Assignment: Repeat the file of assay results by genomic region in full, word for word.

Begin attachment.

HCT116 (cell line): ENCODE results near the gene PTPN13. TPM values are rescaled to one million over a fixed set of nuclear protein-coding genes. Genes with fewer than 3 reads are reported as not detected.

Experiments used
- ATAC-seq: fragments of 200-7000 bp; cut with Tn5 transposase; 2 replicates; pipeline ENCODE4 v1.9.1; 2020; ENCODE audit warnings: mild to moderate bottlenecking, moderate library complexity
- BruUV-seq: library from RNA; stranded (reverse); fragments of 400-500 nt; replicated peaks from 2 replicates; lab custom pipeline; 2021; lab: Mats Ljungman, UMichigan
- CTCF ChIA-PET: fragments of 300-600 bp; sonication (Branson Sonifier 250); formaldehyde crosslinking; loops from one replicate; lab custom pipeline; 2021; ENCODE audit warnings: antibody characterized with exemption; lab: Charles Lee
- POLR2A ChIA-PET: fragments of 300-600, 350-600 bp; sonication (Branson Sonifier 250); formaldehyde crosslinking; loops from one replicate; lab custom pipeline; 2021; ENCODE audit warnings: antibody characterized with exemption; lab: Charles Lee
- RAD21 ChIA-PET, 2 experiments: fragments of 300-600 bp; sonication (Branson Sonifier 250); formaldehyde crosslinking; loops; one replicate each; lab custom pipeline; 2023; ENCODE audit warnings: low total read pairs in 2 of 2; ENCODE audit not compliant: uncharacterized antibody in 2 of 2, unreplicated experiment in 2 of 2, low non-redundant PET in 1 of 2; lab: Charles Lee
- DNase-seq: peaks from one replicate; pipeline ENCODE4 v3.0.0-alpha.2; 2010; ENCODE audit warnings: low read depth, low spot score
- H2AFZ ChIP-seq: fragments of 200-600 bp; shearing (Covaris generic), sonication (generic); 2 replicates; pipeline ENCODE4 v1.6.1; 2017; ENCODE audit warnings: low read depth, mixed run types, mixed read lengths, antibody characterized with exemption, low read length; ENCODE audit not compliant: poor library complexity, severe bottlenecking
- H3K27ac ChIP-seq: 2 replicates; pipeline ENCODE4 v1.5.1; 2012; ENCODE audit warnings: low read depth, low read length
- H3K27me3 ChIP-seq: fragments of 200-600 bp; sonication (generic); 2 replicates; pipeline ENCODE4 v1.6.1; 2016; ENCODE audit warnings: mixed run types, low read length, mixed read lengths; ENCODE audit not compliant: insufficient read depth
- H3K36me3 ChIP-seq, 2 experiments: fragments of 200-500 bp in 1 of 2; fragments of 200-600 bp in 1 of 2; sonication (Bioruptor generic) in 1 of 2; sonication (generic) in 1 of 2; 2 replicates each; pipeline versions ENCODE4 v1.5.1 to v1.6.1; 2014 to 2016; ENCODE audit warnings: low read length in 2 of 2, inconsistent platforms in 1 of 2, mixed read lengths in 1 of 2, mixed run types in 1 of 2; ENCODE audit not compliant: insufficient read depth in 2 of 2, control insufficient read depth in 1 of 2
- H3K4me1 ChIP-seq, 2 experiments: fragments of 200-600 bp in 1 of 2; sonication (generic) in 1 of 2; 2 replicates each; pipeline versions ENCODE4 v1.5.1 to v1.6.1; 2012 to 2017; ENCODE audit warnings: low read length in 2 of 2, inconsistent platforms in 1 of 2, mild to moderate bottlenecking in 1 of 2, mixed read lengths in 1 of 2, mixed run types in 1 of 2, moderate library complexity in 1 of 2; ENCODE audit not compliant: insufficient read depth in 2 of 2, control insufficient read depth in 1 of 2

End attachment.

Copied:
HCT116 (cell line): ENCODE results near the gene PTPN13. TPM values are rescaled to one million over a fixed set of nuclear protein-coding genes. Genes with fewer than 3 reads are reported as not detected.

Experiments used
- ATAC-seq: fragments of 200-7000 bp; cut with Tn5 transposase; 2 replicates; pipeline ENCODE4 v1.9.1; 2020; ENCODE audit warnings: mild to moderate bottlenecking, moderate library complexity
- BruUV-seq: library from RNA; stranded (reverse); fragments of 400-500 nt; replicated peaks from 2 replicates; lab custom pipeline; 2021; lab: Mats Ljungman, UMichigan
- CTCF ChIA-PET: fragments of 300-600 bp; sonication (Branson Sonifier 250); formaldehyde crosslinking; loops from one replicate; lab custom pipeline; 2021; ENCODE audit warnings: antibody characterized with exemption; lab: Charles Lee
- POLR2A ChIA-PET: fragments of 300-600, 350-600 bp; sonication (Branson Sonifier 250); formaldehyde crosslinking; loops from one replicate; lab custom pipeline; 2021; ENCODE audit warnings: antibody characterized with exemption; lab: Charles Lee
- RAD21 ChIA-PET, 2 experiments: fragments of 300-600 bp; sonication (Branson Sonifier 250); formaldehyde crosslinking; loops; one replicate each; lab custom pipeline; 2023; ENCODE audit warnings: low total read pairs in 2 of 2; ENCODE audit not compliant: uncharacterized antibody in 2 of 2, unreplicated experiment in 2 of 2, low non-redundant PET in 1 of 2; lab: Charles Lee
- DNase-seq: peaks from one replicate; pipeline ENCODE4 v3.0.0-alpha.2; 2010; ENCODE audit warnings: low read depth, low spot score
- H2AFZ ChIP-seq: fragments of 200-600 bp; shearing (Covaris generic), sonication (generic); 2 replicates; pipeline ENCODE4 v1.6.1; 2017; ENCODE audit warnings: low read depth, mixed run types, mixed read lengths, antibody characterized with exemption, low read length; ENCODE audit not compliant: poor library complexity, severe bottlenecking
- H3K27ac ChIP-seq: 2 replicates; pipeline ENCODE4 v1.5.1; 2012; ENCODE audit warnings: low read depth, low read length
- H3K27me3 ChIP-seq: fragments of 200-600 bp; sonication (generic); 2 replicates; pipeline ENCODE4 v1.6.1; 2016; ENCODE audit warnings: mixed run types, low read length, mixed read lengths; ENCODE audit not compliant: insufficient read depth
- H3K36me3 ChIP-seq, 2 experiments: fragments of 200-500 bp in 1 of 2; fragments of 200-600 bp in 1 of 2; sonication (Bioruptor generic) in 1 of 2; sonication (generic) in 1 of 2; 2 replicates each; pipeline versions ENCODE4 v1.5.1 to v1.6.1; 2014 to 2016; ENCODE audit warnings: low read length in 2 of 2, inconsistent platforms in 1 of 2, mixed read lengths in 1 of 2, mixed run types in 1 of 2; ENCODE audit not compliant: insufficient read depth in 2 of 2, control insufficient read depth in 1 of 2
- H3K4me1 ChIP-seq, 2 experiments: fragments of 200-600 bp in 1 of 2; sonication (generic) in 1 of 2; 2 replicates each; pipeline versions ENCODE4 v1.5.1 to v1.6.1; 2012 to 2017; ENCODE audit warnings: low read length in 2 of 2, inconsistent platforms in 1 of 2, mild to moderate bottlenecking in 1 of 2, mixed read lengths in 1 of 2, mixed run types in 1 of 2, moderate library complexity in 1 of 2; ENCODE audit not compliant: insufficient read depth in 2 of 2, control insufficient read depth in 1 of 2